Jail for three men who went on a burglary spree in Rugby, Dunchurch and Southam

Warwick Crown Court at Warwickshire Justice Centre in Leamington
Warwick Crown Court at Warwickshire Justice Centre in Leamington

Three young men who went on a burglary spree, breaking into five houses on the same day, including two in the same street, have all been jailed.

But a 17-year-old accomplice escaped custody after a judge at Warwick Crown Court heard he is set to join the Army.

Callum Holland, Jay Bennett and Matthew McKeown had all pleaded guilty to five burglaries at houses in Southam, Dunchurch and Rugby, and taking a car without consent.

Holland, who was the first to enter his pleas and smirked each time he said ‘guilty,’ also admitted two more burglaries committed the previous day in Rugby and Bedworth.

Bennett, 20, of Shulmans Walk, Henley Green, Coventry, who had only been freed on licence from an earlier sentence days before the offences, was jailed for 22 months.

Holland, 18, Ansty Road, Coventry, was jailed for 20 months; and McKeown, 21, of Norman Place Road, Coundon, Coventry, for 18 months.

The 17-year-old, who a judge has ordered cannot be identified because of his age, was given a youth rehabilitation order with 12 months supervision, an intensive supervision and surveillance programme and a 90-day electronically-tagged curfew from 7pm to 7am, after he admitted four of the burglaries.

Prosecutor Jonathan Eley said: “This was an organised burgling group who together toured local villages and suburbs looking out for likely properties to burgle.”

On July 9 last Holland broke into a house in Bilton Road, Rugby, by forcing open the front door while the couple who lived there were at work and their children at school.

He escaped with car and house keys and jewellery including a diamond necklace, but had left a footprint which was later found to match his shoe.

He also broke into a house in Coalpit Fields Road, Bedworth, by smashing a door panel, but left empty-handed.

The following day he teamed up with the other three defendants and headed to Southam in a VW Golf driven by Bennett.

They broke into two houses in Merestone Close, with £2,000 worth of jewellery being taken from the first address, and two expensive cycles worth £2,900 and an i-Pad and jewellery worth a further £500 from the second house.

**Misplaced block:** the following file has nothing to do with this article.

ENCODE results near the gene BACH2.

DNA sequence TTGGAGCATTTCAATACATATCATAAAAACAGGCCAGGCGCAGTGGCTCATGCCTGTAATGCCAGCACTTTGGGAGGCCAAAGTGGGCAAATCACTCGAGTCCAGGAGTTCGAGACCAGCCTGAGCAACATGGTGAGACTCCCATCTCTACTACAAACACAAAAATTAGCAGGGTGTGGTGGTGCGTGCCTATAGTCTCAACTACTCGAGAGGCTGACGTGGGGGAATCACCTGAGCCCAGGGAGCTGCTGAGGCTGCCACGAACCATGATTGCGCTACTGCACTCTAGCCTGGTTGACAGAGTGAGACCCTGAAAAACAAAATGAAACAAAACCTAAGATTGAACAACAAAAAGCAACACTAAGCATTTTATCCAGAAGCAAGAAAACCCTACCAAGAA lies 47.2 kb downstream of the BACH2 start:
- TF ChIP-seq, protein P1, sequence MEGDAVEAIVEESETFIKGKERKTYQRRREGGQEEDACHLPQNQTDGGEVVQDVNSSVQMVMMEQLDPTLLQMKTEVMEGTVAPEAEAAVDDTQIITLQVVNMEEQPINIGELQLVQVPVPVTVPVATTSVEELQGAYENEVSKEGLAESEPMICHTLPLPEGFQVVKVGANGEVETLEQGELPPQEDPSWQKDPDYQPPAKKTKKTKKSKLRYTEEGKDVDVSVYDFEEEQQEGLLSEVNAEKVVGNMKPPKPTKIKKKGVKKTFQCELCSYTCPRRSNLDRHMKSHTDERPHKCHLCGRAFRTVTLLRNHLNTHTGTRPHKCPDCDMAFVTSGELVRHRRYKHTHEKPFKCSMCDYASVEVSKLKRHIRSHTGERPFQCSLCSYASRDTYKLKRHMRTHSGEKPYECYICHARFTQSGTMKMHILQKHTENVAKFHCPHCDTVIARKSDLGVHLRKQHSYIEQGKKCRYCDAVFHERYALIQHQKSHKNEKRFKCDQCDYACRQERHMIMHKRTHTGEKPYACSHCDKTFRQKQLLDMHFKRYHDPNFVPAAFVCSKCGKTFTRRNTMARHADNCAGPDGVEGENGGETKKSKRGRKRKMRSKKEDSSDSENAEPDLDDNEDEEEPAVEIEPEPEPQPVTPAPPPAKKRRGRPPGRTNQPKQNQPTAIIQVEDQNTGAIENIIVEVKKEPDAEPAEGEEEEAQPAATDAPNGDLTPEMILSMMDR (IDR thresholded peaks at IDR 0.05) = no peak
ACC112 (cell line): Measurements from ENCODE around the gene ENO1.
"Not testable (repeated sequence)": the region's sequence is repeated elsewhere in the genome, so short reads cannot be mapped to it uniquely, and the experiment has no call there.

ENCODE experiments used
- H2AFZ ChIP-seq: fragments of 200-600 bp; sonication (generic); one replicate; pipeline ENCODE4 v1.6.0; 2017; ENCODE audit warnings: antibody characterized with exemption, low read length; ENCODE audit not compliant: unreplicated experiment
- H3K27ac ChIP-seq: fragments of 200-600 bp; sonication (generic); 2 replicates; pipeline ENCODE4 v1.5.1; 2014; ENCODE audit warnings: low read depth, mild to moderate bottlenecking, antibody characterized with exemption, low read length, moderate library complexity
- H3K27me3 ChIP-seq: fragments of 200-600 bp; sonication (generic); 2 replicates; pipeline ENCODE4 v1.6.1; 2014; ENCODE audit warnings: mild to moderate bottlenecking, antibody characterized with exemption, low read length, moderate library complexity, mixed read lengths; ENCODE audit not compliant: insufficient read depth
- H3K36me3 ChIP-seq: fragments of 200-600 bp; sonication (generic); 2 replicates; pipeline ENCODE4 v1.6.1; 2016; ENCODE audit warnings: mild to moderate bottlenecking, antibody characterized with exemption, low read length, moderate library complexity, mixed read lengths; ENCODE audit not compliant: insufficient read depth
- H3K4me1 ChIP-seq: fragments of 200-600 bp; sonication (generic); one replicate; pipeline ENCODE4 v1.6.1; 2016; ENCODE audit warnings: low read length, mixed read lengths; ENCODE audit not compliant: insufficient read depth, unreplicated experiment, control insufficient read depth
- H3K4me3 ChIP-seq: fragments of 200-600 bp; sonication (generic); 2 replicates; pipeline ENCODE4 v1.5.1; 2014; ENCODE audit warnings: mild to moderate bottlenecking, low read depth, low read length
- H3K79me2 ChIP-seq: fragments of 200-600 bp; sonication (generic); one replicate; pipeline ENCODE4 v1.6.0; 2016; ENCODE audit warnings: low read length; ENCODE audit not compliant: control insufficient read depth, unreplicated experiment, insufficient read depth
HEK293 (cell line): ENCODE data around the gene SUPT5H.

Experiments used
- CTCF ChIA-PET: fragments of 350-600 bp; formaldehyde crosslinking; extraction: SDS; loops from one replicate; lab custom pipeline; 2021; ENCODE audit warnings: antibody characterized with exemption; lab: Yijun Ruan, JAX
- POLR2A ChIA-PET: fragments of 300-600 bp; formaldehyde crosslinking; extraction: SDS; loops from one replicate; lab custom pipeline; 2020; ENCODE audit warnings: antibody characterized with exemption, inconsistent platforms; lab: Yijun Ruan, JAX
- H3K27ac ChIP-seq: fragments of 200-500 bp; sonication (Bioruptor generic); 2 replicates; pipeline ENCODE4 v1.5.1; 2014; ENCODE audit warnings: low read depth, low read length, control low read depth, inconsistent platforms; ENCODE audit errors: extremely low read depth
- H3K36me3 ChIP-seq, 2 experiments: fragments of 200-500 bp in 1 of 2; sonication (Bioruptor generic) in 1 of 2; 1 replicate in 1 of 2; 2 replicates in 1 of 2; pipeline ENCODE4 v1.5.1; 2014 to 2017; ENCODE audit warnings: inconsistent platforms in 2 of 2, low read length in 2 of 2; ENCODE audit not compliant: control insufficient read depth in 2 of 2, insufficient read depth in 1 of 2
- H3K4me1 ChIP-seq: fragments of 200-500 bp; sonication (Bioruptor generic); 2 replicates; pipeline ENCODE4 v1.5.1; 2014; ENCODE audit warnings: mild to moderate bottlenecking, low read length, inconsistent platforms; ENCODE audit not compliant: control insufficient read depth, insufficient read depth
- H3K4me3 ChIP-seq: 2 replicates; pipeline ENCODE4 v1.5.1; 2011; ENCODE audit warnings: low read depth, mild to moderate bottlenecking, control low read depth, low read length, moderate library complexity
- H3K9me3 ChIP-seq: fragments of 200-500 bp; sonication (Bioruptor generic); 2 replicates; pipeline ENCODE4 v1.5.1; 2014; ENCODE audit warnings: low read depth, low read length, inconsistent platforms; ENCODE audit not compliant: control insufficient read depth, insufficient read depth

They also took the owner’s VW Touran from outside, but later abandoned it in Long Itchington.

The team then drove to Dunchurch where they broke into a house in Sandyford Way while the owner was on holiday.

A friend who was looking after the house and the owner’s dog had a call from a neighbour to say it had been broken into and found there had been an untidy search, and a cash box containing £180 and two bank cards had been taken.

The four then carried on into Rugby where they kicked open the back door of a house in Percival Road and used garden shears from the shed to force open an internal door.

They escaped with jewellery, a laptop and a purse with four dollars in it from that house; and jewellery, two laptops, a gold watch, champagne and a bottle of liquor from an address in Charter Avenue.

That burglary was discovered by the owner’s daughter when she got home, and she alerted the police and her mother.

Details of the black Golf, which had been spotted by a neighbour of one of the burgled houses, were circulated, and it was followed by an unmarked police car before being stopped.

All four defendants were arrested, and in the boot officers found property from three of the burglaries, together with pairs of rubber gloves and a balaclava.

They also found the keys to the Touran from which they recovered more of the stolen property.

Mr Eley pointed out that in November 2012 Bennett had been jailed for a total of three-and-a-half years for burglary and harassment, and had only been freed on licence a few days earlier, as a result of which he has been recalled to prison.

Holland and McKeown also had previous convictions, but none for burglary, and the 17-year-old’s only conviction was for shining a laser light at a police helicopter when he was 15.

Andrew Tucker, for the youth, said he was ‘the youngest and least criminally sophisticated of the four’ and had become involved out of misguided loyalty to his friends.

He had been accepted to join the Army after doing well in an initial intelligence test, and became involved with the others after suffering a setback when he broke his leg.

“If he is not ordered to serve a custodial sentence, the offer of a place would still be open to him; and that career will give him what he needs, including a degree of discipline.”

Judge Sylvia de Bertodano told the four: “I am dealing with you for a series of burglaries when an organised group of people toured villages and suburbs looking for likely properties to burgle, properties where people were likely to be at work.

“Doors were forced and property of value was taken. It is clear the value runs into five figures, that is over £10,000 of property.

“You have all pleaded guilty to at least four of these burglaries. They are all serious offences and they were clearly planned.”

Jailing the three oldest defendants, she said: “The message must go out that if people plan and carry out burglaries of people’s homes, they must go to prison.”

She told the 17-year-old: “Different considerations apply in your case. I am dealing with you as a young person effectively of good character, and you were only 16 at the time.”